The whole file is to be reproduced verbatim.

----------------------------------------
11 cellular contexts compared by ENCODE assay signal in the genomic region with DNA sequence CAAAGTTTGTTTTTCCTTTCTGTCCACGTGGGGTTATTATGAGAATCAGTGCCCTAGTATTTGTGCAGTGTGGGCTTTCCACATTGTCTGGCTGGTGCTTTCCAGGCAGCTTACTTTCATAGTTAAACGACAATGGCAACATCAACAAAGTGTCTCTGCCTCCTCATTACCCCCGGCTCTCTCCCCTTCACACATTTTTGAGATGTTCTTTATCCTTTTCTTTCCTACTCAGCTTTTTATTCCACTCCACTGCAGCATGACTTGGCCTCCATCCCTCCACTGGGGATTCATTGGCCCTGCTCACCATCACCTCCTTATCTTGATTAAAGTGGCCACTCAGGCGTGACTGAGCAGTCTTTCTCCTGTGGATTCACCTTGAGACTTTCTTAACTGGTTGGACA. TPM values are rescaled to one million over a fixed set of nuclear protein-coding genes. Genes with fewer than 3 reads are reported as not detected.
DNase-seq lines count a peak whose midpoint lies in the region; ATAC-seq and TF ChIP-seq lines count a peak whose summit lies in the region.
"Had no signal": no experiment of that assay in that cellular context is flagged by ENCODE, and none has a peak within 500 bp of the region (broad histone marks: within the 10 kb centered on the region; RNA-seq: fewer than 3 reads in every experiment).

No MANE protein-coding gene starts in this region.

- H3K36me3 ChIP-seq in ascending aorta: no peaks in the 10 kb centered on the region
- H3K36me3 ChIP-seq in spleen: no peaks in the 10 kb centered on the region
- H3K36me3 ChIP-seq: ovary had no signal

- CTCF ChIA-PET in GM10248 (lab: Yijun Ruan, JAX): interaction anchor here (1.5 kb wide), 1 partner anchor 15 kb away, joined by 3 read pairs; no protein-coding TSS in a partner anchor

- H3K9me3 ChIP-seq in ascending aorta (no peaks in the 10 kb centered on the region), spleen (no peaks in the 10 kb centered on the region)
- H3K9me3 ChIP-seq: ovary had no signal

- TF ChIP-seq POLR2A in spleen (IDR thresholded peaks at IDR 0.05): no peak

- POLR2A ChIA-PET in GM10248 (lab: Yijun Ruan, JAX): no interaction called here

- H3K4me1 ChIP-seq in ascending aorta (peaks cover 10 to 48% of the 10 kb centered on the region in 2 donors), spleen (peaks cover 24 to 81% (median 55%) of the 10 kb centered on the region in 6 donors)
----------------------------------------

11 cellular contexts compared by ENCODE assay signal in the genomic region with DNA sequence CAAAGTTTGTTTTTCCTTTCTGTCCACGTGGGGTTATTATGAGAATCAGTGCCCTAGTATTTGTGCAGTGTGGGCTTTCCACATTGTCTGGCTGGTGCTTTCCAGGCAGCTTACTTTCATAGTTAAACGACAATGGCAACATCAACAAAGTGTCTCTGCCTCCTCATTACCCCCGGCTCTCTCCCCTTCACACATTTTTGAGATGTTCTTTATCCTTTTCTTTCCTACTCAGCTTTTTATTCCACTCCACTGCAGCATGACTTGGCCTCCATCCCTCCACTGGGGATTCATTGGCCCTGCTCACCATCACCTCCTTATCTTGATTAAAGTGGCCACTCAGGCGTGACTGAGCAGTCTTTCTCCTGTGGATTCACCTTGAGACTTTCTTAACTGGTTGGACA. TPM values are rescaled to one million over a fixed set of nuclear protein-coding genes. Genes with fewer than 3 reads are reported as not detected.
DNase-seq lines count a peak whose midpoint lies in the region; ATAC-seq and TF ChIP-seq lines count a peak whose summit lies in the region.
"Had no signal": no experiment of that assay in that cellular context is flagged by ENCODE, and none has a peak within 500 bp of the region (broad histone marks: within the 10 kb centered on the region; RNA-seq: fewer than 3 reads in every experiment).

No MANE protein-coding gene starts in this region.

- H3K36me3 ChIP-seq in ascending aorta: no peaks in the 10 kb centered on the region
- H3K36me3 ChIP-seq in spleen: no peaks in the 10 kb centered on the region
- H3K36me3 ChIP-seq: ovary had no signal

- CTCF ChIA-PET in GM10248 (lab: Yijun Ruan, JAX): interaction anchor here (1.5 kb wide), 1 partner anchor 15 kb away, joined by 3 read pairs; no protein-coding TSS in a partner anchor

- H3K9me3 ChIP-seq in ascending aorta (no peaks in the 10 kb centered on the region), spleen (no peaks in the 10 kb centered on the region)
- H3K9me3 ChIP-seq: ovary had no signal

- TF ChIP-seq POLR2A in spleen (IDR thresholded peaks at IDR 0.05): no peak

- POLR2A ChIA-PET in GM10248 (lab: Yijun Ruan, JAX): no interaction called here

- H3K4me1 ChIP-seq in ascending aorta (peaks cover 10 to 48% of the 10 kb centered on the region in 2 donors), spleen (peaks cover 24 to 81% (median 55%) of the 10 kb centered on the region in 6 donors)